For many of us, probably nothing special happened on Wednesday, Dec. 2.
It was just another day that got us closer to Christmas and New Year’s.
Just thinking about that date put a smile on 17-year-old James Dawson’s face.
“I get to go home. I miss my mom, brothers and sister,” he says.
Six months ago, the Minneapolis teen found out the hard way that being young doesn’t excuse a person from their mistakes.
Dawson was sent to Youth Services International Academy in Elmore — a residential treatment center for troubled males and females ages 13-19.
“I did what other people wanted me to do and got into trouble. It was really hard for me to say no,” he says.
Dawson hopes those days are in the past and just faded memories.
Today, he’s back home — able to come and go as he pleases.
That may not sound like a big deal — but, it is for someone who’s a junior in high school.Being away from home for several months has given Dawson an appreciation for those things he took for granted.
He’ll spend a lot of time reconnecting with friends at Minneapolis South and family members.
Getting to sit down and actually talk with big brother Dominique, however, may be a little difficult.
At times, Dawson will have to settle for sharing his 6-foot-seven-inch, 240-pound brother with 15,000 other people at Williams Arena — Dominique is a power forward on the University of Minnesota Gophers men’s basketball team.
“Me, my mom and sister have gone to a game. It was something,” he says. “To this day I look up to Dominique.”
Ending up at YSI turned out to be a good thing for Dawson.
A vigorous fall schedule involved going to classes, playing football and group sessions.
Some mornings it meant getting up at 5 a.m. to be at the Wildcat Cafe by 6 a.m. for a six-hour shift.
At 3:30 p.m., Dawson is carrying a notebook and a “Civics” textbook.
Another day of school is over.
The rest of the day will consist of “down time.”
There will be time for recreational activities and exercise.
Everyone eats supper together.
Then, there are group sessions to address emotional and psychological issues.
There’s no television for anybody. Only on very, very special occasions.
Students who earn TV privileges do so either by getting good grades or making progress in the program.
By 8 p.m. it’s time to study and at 9:20, it’s lights out.
YSI’s staff and educational programs gave Dawson the structure and discipline he was missing.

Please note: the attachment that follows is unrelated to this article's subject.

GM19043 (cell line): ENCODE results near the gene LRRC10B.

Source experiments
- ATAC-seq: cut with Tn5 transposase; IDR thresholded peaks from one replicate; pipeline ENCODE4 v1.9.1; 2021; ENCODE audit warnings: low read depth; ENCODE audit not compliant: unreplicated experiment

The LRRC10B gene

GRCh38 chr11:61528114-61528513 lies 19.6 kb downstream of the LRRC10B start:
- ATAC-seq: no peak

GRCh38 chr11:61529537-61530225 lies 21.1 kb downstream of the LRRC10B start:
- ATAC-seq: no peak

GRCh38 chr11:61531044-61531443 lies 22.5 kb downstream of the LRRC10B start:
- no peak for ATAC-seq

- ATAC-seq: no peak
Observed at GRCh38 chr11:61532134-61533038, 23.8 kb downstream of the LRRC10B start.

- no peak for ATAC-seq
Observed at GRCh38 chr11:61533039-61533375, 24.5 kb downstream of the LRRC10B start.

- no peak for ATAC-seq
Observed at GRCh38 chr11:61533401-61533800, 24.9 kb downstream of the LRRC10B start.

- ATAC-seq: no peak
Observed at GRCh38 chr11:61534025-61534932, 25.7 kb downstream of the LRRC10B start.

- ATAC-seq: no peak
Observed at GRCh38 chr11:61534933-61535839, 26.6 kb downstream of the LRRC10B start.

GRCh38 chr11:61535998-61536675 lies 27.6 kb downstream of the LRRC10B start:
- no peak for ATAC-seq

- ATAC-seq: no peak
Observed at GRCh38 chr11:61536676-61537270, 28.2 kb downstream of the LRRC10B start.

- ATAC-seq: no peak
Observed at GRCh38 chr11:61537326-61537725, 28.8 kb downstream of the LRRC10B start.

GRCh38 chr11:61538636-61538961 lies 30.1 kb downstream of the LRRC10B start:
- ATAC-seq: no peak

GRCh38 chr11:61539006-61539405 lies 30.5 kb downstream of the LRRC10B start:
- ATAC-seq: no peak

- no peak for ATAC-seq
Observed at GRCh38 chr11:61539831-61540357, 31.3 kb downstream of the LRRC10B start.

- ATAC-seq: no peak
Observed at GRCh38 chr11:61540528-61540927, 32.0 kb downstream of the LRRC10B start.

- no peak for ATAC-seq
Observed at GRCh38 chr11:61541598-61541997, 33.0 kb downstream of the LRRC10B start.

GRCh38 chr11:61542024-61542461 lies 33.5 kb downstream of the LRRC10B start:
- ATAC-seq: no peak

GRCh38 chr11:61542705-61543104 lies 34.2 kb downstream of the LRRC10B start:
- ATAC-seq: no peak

Yet, one has to wonder whether “big brother Dominique” somehow provided the motivation to graduate from YSI.
“One day he told my mom he missed me. That’s when I felt wanted, that I had a place in the family,” says Dawson. “I always thought he didn’t want to be bothered by me.”
Dawson will tell you Jeremy Hough also has played a big role in helping turn his life around.
Hough is a supervisor and the football coach at YSI.
“He was always there, pushing me to do better,” Dawson says of Hough. “I use to think he was just criticizing, but he was trying to encourage me.”
There was one particular occasion when the coach was tough on his quarterback and defensive end.
In a game they won, Dawson finished with some impressive offensive stats.
Rather than issuing words of praise, Hough let his player know how the one interception he threw could have cost his team the game.
“At times it seemed I was never able to please him,” Dawson says.
Hough smiles and says he just didn’t want his star player to get “too big of a head.”
Hough calls Dawson “the most well-rounded athlete” to ever attend YSI, and says he probably could play any sport in college if he applies himself.
Like others before him, Dawson has matured as a person and developed self-confidence while at Elmore.
The teen admits on the outside he exhibited a high self-image, but internally possessed low self-esteem.
“I wasn’t being truthful to those around me. And, I was lying to myself,” he says. “I came here for a good reason. I just wished I didn’t have to hurt my friends and family.”
Returning home and to familiar surroundings won’t be easy.
Dawson realizes the temptations for getting into trouble will be there.
This time, however, he says he equipped with the “free-will” needed to say no.
“James use to take everything, all his problems onto himself. Now, he knows he can turn to others for help,” Hough says.
When they leave, YSI students are told to think smart or pick up the phone and call a staff member at the school if they need to.
Dawson expresses with pride that he’s now on track to graduate from high school.
He wants to attend college and someday be an elementary teacher — second- or third-grade students.
“I want to teach them how to do the right and positive things in life,” he says.
English is Dawson’s favorite subject.
He likes learning new words and adding to his vocabulary.
“No” and “free-will” are probably two words at the top of his list.